Yemen: president to resign in return for immunity?

Yemen’s President Ali Abdullah Saleh agreed on April 23 to leave power after 32 years of rule, officials said—but only if the opposition agrees to a list of conditions, including that he and his family are granted immunity. Opposition leaders said they are prepared to accept most terms of the deal, which would establish a coalition government with members of both the opposition and ruling party. The president would turn over authority to the current vice president, though not for at least 30 days. But the opposition said it could not guarantee at least one of Saleh’s demands—that demonstrations be halted. (NYT, April 23)

Meanwhile, a clash between armed tribesmen and troops of Yemen’s Republican Guard in the southern province of Lahij left at least eight dead, six of them soldiers, on April 22. The clashes broke out following the army’s refusal to redeploy a Republican Guard unit from the mountain village of Labus, despite demands from local tribesmen. (Middle East Online, April 22) That same day, tribesmen and presumed al-Qaeda militants killed 22 people, all but two of them soldiers, and captured dozens of others in two separate attacks in the eastern province of Marib. (Middle East Online, April 22)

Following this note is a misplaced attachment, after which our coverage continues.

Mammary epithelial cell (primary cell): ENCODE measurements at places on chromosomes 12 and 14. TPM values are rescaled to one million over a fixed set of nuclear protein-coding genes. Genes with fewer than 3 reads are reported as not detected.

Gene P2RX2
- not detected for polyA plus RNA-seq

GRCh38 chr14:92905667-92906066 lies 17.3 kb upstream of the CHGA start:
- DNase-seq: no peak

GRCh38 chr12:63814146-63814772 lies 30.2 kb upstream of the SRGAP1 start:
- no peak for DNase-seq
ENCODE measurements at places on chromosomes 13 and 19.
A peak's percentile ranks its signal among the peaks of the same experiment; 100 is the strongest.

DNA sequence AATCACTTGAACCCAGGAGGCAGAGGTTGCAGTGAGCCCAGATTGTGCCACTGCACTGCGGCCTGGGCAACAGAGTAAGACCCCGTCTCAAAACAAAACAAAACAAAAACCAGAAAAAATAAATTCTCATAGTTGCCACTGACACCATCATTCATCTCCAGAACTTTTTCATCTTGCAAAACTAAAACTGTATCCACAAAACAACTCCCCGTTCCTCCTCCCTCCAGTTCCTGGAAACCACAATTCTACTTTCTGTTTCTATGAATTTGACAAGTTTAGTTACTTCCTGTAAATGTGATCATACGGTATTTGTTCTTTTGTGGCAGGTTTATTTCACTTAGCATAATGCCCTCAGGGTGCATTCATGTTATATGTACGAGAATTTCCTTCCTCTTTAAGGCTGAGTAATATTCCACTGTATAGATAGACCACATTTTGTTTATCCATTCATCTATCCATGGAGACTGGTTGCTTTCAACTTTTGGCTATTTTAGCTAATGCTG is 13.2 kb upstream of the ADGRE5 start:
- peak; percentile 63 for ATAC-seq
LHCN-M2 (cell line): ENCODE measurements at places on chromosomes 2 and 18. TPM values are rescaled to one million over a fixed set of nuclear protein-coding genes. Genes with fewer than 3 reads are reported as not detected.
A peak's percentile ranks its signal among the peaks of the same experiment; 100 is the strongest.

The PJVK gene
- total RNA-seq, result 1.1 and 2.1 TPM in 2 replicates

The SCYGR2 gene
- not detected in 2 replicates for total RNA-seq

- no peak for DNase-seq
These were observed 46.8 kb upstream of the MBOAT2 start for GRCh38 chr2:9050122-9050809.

See our last posts on Yemen, and the new regional revolutions.

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